Q&A For Digital Photography Page 2
Scanning 9x12cm Glass Negatives
Q. I have a few 9x12cm glass plate negatives I would like to scan and print. I placed one on my Brother 7840W scanning surface and upended an 8x10 “light box” over it and this process did generate a usable, if crude, print. Can you suggest a flat-bed scanner that might be friendly to these glass plate negatives and also to 35mm negatives (and possibly up to 6x9cm negatives) without requiring a large cash infusion?
A. First of all, regarding how-to information on scanning, I have written quite a few articles that are contained in an eBook on CD. You can get more information on the content and how it can be purchased on my website at: https://sites.google.com/site/davidbrooksfotografx/. Otherwise, all I can recommend is going to the digital photography book section on Amazon.com and looking through the many volumes for sale on that topic.
The one scanner available today that will do a good job scanning 9x12cm glass plate negatives and be within a reasonable budget is the Epson Perfection V700. More modest cost scanners that will scan film, like Epson’s V600, I am afraid will not cover the 9x12cm image size. Detailed information describing the V700 is available on the Epson website. You can find my review of the V750-M (the “pro” version of the V700) on the Shutterbug website.
The NEC MultiSync LCD Displays
Q. I was very interested in your February 2010 review of the NEC MultiSync P221W with SpectraView II. I was wondering if these monitors worked with the new Macs? I’m a professional photographer and am pretty much forced to get the 30” Apple monitor if I want a matte finish; all the others are glossy and therefore hard to calibrate. I’d like to find another solution that would be compatible with a Mac Pro. Also, which monitor would you recommend for my situation?
A. The NEC MultiSync P221W was tested using an Apple Mac Pro that’s about a year old. The NEC P221W is the smallest and least expensive of the LCD displays in the MultiSync line, and there are also new 24”, 26”, and 30” models, all with wide color gamuts. I tested several different sizes of Apple Cinema Displays a while ago and found for digital photography use they provide just moderate to poor performance. They are really comparable to better home/office LCD displays and not professional graphics displays like ones offered by NEC or EIZO.
The Choices Keep Changing
Q. Assuming I will select the 35mm film to be scanned and expose it to maximize scanning potential (my film archive is 120 film), do you recommend C-41 or E-6? One of my “film concerns” is the condition of the chemistry used to process it. The decline in film use in the U.S.A. must have had an impact on the quality of C-41 chemistry used by minilabs, given their reduced volume. The good news is that there are a few pro labs within driving distance. The bad news is that they are substantially further away than the two minilabs in town.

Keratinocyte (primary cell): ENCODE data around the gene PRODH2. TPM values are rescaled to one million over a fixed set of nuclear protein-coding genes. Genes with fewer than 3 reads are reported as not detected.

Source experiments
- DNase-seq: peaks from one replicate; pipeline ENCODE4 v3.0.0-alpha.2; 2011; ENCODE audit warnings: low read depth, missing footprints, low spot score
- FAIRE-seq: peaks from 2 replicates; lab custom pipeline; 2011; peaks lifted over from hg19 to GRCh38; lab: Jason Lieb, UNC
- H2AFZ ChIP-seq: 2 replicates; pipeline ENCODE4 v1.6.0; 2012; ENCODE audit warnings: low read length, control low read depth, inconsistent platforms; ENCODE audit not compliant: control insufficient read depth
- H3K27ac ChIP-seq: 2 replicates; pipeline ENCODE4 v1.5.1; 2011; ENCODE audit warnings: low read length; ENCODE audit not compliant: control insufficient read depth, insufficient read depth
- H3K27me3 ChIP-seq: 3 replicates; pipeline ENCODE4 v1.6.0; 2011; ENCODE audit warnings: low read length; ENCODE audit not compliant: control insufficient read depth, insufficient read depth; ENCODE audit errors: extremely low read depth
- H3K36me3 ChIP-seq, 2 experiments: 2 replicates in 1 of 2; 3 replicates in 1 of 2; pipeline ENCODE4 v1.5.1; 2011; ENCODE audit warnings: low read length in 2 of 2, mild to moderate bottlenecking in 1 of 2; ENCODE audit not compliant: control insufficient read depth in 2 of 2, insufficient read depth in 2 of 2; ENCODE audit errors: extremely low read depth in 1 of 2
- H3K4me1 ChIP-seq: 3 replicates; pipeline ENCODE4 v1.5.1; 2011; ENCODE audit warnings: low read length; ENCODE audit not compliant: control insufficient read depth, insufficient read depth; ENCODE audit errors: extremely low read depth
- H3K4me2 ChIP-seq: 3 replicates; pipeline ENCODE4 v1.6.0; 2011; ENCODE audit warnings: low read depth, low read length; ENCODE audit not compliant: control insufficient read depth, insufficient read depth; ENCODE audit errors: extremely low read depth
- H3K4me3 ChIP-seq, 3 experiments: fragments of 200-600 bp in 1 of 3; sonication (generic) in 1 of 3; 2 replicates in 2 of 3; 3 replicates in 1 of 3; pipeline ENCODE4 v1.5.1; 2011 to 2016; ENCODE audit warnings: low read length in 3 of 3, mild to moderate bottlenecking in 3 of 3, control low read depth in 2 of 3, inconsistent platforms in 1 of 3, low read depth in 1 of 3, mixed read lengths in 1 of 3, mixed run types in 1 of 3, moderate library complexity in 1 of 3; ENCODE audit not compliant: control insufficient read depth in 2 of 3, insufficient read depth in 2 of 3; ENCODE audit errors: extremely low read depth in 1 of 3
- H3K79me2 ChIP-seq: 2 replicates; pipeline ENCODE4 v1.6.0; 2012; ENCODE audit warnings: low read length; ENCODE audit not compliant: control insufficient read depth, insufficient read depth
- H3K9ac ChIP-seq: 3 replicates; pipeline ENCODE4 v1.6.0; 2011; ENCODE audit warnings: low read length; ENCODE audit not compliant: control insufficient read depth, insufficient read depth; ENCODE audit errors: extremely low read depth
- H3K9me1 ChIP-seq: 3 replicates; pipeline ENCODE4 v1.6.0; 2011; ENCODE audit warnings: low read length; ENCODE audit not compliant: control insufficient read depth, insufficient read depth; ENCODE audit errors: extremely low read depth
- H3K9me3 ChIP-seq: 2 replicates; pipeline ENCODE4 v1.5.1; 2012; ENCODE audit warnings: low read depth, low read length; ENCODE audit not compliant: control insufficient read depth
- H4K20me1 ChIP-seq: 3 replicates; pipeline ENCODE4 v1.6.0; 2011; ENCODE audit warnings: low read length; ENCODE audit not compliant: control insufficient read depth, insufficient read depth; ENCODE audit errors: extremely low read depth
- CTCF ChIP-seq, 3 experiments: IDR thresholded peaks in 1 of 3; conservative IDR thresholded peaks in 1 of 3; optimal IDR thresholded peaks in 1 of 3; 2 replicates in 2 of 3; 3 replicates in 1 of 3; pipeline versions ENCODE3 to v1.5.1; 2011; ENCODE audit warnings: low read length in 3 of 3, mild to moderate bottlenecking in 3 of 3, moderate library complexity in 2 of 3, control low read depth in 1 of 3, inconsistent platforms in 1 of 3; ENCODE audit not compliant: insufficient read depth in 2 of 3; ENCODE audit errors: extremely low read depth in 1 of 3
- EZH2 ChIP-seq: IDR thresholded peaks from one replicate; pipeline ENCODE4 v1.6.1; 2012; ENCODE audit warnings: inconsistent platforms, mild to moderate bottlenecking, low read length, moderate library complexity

I’d love to be able to conduct a test of the Plustek 7600i to scan one of my images made with the ideal film and exposure for scanning, but that isn’t possible. Would a pro lab film scan (not a flat-bed scan; not a drum scan) be a fair comparison to what I could accomplish with the 7600i at home? While I understand that the operator and software will impact the results, I’d like to get close to a realistic comparison before I purchase a 7600i or a small digital camera, each with a purchase price in the $500-$900 range.
A. As far as future shooting is concerned, I think film is as good as gone except for black and white, even though I have excellent processing not far from me. Even my closest friend and colleague who shoots architecture and furniture for high-end national accounts now does almost everything on a Nikon D-SLR.
As far as photo lab scanning is concerned, it is mostly low grade, using processors that scan at 2000dpi. There is a pro service bureau that is available near me, but all the scanning is done on a drum and starts at many dollars per scan and more if an RGB file rather than CMYK is required output.
There is nothing now in consumer products that competes with the Plustek OpticFilm 7600i, and it’s as good as I need to scan my old film archives. If you buy the Plustek from a retail source usually you can return it in 30 days and just pay a restocking bill. If you want anything better, plan on shelling out up to $15,000 for an Imacon.
Personally, I would not shoot 35mm color for scanning; a good digital camera does much better.
The New Plustek OpticFilm 7600i Test
Q. Have you seen the new Plustek 7600i yet? It was supposed to be out in January, based on your e-mail to me. I see where several outlets now have it. Have you done your evaluation and review of it yet and can you recommend it? My son is a true photographer and is going to do most of the work if I buy the scanner.
A. Plustek sent me one of the first OpticFilm 7600i Ai scanners to test and evaluate for Shutterbug. I have put at least 200 35mm film frames through the 7600i and the files are excellent. This scanner in almost every way performs better than any new scanner I have tested in the recent past. My report for Shutterbug recently arrived at the editorial office, so it may be a while before you see it in an issue. You need not have any doubts about buying a 7600i if you can find one, as I understand most stores have sold out already, but new shipments from Asia should take care of that.
I am pleased to announce a new Fourth Edition, adding four chapters to my eBook DIGITAL DARKROOM RESOURCE CD. The CD now contains 30 chapters totaling 359 pages in Adobe Acrobat .PDF format, providing easy-to-read text and large high-quality illustration. The CD is available for $20 plus $4 shipping and handling (US Mail if available). Ordering is as simple as sending a check or money order for $24 made out to me, David B. Brooks, and mailed to PO Box 2830, Lompoc, CA 93438.